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Use That Arm Delicately
Posted By Bill Baer On July 3, 2008 @ 9:54 pm In MLB,Philadelphia Phillies | 3 Comments
The Phillies swept the Braves in Atlanta once again, carried by starter Cole Hamels, who went eight and two-thirds innings, struck out seven and only allowed one run courtesy a ninth-inning, two-out RBI double from Brian McCann. He was one out away from a complete game shut-out, and it was obvious that manager Charlie Manuel was going to let Hamels attempt to get it. Was it a good decision?
We know that managers make decisions based around the ability to achieve a statistic. This is especially evident with the save. Most managers will only use their closers to start the ninth inning with a lead of three or fewer runs per the save criteria in the MLB rulebook. Some managers like to give their pitchers the ability to get that “CG SO” at the risk of throwing more pitches than necessary, putting strain on the pitcher’s arm and increasing the risk of injury.
Cole Hamels has had a colorful injury history, and if he goes the entire 2008 season without getting injured, it will be his first. Last season, Hamels averaged 99.6 pitches per start; it was nearly 102 before he got injured in mid-August. Looking over his 2007 game logs, here are the breakdowns for his pitch counts in his 28 starts:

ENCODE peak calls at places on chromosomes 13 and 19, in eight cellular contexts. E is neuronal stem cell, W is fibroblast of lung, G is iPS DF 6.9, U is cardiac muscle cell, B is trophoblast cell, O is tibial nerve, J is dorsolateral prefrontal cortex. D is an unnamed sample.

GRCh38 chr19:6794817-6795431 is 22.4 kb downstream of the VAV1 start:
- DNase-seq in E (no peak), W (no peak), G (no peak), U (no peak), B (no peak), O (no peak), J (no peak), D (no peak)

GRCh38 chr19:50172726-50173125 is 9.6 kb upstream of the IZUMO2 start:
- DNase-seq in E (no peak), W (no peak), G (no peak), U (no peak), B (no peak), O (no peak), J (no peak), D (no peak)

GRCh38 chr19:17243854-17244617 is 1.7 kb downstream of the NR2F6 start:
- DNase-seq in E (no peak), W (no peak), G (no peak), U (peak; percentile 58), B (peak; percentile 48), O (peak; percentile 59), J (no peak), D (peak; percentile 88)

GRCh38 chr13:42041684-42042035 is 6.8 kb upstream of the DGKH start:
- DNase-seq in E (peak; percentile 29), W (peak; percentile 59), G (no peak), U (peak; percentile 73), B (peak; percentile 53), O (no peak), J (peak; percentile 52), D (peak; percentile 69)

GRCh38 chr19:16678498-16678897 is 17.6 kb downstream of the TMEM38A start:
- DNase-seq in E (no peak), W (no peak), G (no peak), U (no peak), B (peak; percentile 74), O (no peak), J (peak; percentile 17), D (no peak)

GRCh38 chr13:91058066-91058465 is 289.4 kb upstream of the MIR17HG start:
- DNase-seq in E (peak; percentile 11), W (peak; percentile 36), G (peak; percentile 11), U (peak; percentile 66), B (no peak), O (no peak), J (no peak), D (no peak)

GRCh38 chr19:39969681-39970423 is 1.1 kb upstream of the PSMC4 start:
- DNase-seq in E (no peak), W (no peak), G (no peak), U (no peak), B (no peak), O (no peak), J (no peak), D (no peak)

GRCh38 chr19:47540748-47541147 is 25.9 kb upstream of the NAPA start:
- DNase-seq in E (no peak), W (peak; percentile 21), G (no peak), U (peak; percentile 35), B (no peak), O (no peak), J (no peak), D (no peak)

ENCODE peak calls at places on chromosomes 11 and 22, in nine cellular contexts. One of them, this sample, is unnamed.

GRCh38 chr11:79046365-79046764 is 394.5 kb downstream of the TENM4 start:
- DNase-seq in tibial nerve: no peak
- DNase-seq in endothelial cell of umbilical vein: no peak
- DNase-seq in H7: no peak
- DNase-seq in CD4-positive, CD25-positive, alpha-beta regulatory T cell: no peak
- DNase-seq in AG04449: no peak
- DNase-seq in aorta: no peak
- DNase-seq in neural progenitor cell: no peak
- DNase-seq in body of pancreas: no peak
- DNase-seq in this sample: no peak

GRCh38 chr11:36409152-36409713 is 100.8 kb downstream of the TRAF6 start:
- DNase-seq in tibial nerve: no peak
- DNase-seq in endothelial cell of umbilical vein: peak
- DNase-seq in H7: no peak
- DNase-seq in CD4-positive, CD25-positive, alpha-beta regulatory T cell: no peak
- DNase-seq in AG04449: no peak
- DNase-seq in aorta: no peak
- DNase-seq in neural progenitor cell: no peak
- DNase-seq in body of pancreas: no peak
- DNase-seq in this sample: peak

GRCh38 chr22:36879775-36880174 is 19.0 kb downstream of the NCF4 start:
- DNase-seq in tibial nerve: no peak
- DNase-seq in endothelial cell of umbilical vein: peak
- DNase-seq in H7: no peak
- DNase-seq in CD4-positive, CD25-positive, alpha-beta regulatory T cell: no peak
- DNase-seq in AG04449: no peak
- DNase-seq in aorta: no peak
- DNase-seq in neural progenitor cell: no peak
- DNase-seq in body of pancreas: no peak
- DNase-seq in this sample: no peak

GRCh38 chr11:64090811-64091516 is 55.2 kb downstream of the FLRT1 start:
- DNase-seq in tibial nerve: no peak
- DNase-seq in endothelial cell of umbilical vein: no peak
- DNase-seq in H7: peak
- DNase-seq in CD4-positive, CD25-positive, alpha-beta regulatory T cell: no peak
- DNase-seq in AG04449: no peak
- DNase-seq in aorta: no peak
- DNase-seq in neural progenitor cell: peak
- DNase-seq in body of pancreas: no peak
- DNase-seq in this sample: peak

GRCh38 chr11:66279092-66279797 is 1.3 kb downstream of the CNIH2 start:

Fewer than 100: 10 (36%)
100-109: 7 (25%)
110-116: 11 (39%)
Hamels is averaging 104 pitches per start this season. Here are the breakdowns for his 18 starts this season:
Fewer than 100: 5 (28%)
100-109: 6 (33%)
110-119: 4 (22%)
120-125: 3 (17%)
Going into his start in Atlanta, Hamels ranked 13th among all Major League starters in Pitcher Abuse Points, a statistic formulated by Baseball Prospectus that is, based on the title, self-explanatory. The 125 pitches needed in his eight and two-thirds innings against the Braves aren’t going to make Manuel’s use of Hamels look any better.
Thankfully, Manuel was smart enough to remove Hamels once the possibility of a shut-out was gone and didn’t keep him in just because there was only one out left.
Hamels is scheduled to make two more starts before the All-Star break — on the 8th vs. St. Louis and on the 13th vs. Arizona — and we have to hope that Manuel wises up between now and then regarding his use of Hamels. With Brett Myers pitching in Triple AAA and J.A. Happ subsequently taking his place at least for now, a 45-year-old Jamie Moyer, a thus far lucky Kyle Kendrick, and perennial underachiever Adam Eaton in the rotation, the Phillies can’t afford to lose Hamels to injury or to have him pitching at a lower level simply because Manuel wanted him to get some extra notations in his line score.
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